On August 21, the first total solar eclipse in almost 100 years will make its way across the U.S. and pass by Chattanooga on its journey. With schools and businesses closing for the day, many are wondering how to celebrate this rare occurrence. Grab your eclipse viewers and check out some of the best places to view the solar sight around town!

What to do:

For a view of the eclipse unlike any other, head to the top of Lookout Mountain for Rock City’s ROCK The Eclipse viewing party. Local meteorologist David Karnes, along with J-103, will be on site for all the eclipse excitement giving away out-of-this-world prizes.

The Chattanooga Zoo is teaming up with Sunny 92.3 to host a one-of-a-kind viewing party with your favorite furry friends. The event will give a unique opportunity to study how each animal reacts to the eclipse and see which nocturnal animals come out while it’s dark. Kids will receive free admission into the Chattanooga Zoo by bringing their own glasses, so pick up a pair before you go.

Tennessee Valley Railroad Museum_Solar EclipseAnother fun way to spend the day is aboard the Tennessee Valley Railroad’s Copperhill Solar Special train ride. The train will traverse the river gorge and negotiate the spiral near Farner before continuing to the former mining town of Copperhill. There will be an extended layover allowing plenty of time for a picnic lunch and a perfect place to view the solar eclipse. Protective eyewear is not available at the Tennessee Valley Railroad, so be sure to get your eclipse viewers before you arrive.

Tennessee Aquarium_Lemurs Sun WorshipThe Tennessee Aquarium will be showing NASA’s Eclipse 2017 “megacast” in the River Journey building auditorium as well as keeping a close eye on how the animals react throughout the day. The Ring-tailed and Red-ruffed Lemurs are very aware of the sun and have even been known to “sun worship.” Because they are so tuned in to what's going on above them, they may show strange behavior during the solar eclipse.

The Creative Discovery Museum will have eclipse-related activities for all ages August 19-21. The activities will include walk-up, hands-on science demonstrations explaining how eclipses and shadows work.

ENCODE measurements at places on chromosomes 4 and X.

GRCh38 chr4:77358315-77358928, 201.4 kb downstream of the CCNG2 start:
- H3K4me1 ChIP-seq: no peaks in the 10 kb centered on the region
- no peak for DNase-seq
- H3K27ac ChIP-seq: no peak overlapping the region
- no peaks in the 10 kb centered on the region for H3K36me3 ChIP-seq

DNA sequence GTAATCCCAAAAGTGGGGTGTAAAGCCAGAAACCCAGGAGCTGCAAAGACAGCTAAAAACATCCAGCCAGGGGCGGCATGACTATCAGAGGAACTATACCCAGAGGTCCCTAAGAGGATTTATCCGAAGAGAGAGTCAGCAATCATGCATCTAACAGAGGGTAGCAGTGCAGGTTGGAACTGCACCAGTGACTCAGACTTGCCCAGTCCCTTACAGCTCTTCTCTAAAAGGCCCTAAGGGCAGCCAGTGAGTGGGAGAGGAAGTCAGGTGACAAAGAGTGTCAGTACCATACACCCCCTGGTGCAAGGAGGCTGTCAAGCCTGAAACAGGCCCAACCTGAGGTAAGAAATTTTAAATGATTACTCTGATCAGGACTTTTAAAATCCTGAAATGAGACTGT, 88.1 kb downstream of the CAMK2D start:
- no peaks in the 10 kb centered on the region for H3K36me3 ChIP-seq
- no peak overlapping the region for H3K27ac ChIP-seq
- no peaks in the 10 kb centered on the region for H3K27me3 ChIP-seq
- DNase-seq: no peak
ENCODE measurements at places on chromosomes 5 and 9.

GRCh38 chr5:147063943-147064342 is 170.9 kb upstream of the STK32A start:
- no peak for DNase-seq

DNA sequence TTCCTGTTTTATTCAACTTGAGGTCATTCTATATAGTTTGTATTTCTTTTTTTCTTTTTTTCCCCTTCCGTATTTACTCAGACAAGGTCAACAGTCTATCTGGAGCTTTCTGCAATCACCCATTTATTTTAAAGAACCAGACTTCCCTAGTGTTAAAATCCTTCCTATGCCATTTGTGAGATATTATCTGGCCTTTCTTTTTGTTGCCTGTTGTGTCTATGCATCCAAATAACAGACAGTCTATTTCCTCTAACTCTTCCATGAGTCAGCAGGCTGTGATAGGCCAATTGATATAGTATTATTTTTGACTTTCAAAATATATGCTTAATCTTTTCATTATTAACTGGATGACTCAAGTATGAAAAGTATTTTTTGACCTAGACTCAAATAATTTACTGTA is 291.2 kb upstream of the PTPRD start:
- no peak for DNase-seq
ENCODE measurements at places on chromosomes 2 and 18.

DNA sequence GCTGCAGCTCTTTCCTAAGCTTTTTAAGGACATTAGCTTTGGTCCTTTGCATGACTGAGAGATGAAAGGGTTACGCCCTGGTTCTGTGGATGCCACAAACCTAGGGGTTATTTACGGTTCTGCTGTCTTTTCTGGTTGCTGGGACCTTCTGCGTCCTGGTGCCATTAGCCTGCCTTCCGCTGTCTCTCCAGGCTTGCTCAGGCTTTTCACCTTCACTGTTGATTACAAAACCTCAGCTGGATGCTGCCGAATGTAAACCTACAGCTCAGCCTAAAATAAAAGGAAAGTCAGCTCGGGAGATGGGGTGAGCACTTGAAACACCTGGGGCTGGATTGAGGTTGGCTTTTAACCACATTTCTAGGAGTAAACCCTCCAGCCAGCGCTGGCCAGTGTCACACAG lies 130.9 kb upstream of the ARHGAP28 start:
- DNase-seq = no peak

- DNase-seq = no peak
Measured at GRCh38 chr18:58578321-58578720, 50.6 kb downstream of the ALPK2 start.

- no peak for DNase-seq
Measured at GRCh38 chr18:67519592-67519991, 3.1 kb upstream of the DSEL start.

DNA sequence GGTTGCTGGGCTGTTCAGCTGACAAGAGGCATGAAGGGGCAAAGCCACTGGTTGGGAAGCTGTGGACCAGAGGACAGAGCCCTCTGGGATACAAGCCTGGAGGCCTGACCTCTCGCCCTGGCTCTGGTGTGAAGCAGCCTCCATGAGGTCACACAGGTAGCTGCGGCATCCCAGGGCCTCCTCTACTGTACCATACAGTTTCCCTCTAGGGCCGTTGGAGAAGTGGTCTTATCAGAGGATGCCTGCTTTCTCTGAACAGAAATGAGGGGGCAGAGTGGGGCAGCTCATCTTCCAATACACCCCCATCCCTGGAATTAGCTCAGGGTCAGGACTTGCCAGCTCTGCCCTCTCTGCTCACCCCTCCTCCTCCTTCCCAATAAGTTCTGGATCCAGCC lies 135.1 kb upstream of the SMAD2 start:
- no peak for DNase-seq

Stop by the Chattanooga Visitors Center to Taste the Moon August 19-21. Learn about the solar eclipse events around Chattanooga from the Information Specialists and enjoy a sweet treat while supplies last. 

Where to pick up solar eclipse glasses:

  • FREE: OUT OF STOCK: Outdoor Chattanooga will be handing out solar eclipse glasses in Coolidge Park on Monday, August 14, from 9 a.m. to 5:30 p.m.
  • FREE: OUT OF STOCK The Ice Cream Show will have solar eclipse glasses while supplies last. BONUS: Bring your glasses back after the event for a special discount on your next ice cream purchase (offer valid Aug. 21-31).
  • FREE: Ruby Falls will have solar eclipse glasses on Monday, August 21 with the purchase of a general admission ticket while supplies last.
  • $: Special eclipse glasses can be purchased at Rock City's gift shops, The Incline Railway (both stations), The Battles for Chattanooga Museum, Cornerstone Gift Shop, and the Rock City Starbucks while supplies last.

If you can't find eclipse glasses:

  • Make a pinhole viewer. This DIY project is still a fun and safe way to view the solar eclipse.
  • Catch NASA's live stream of the solar eclipse as it crosses over the U.S from 12 p.m. until 4 p.m.

Recommended tips from NASA:

  1. Make sure you have protective eye wear. Many retailers will have them for sale, but look for authentic eclipse viewing glasses with the designation ISO 12312-2. Visit the American Astronomical Society for more information on eye safety during the solar eclipse.
  2. Prepare your smart phone to avoid accidental damage. To take pictures of the eclipse, you’ll need a telephoto lens, a tripod, and a downloadable app like Camera+ or NightCap Pro that allows you to adjust exposure settings.
  3. For the exact eclipse and totality viewing times around Chattanooga, check out NASA’s Interactive Eclipse Map.

Still have questions? Visit NASA to find more information about the solar eclipse.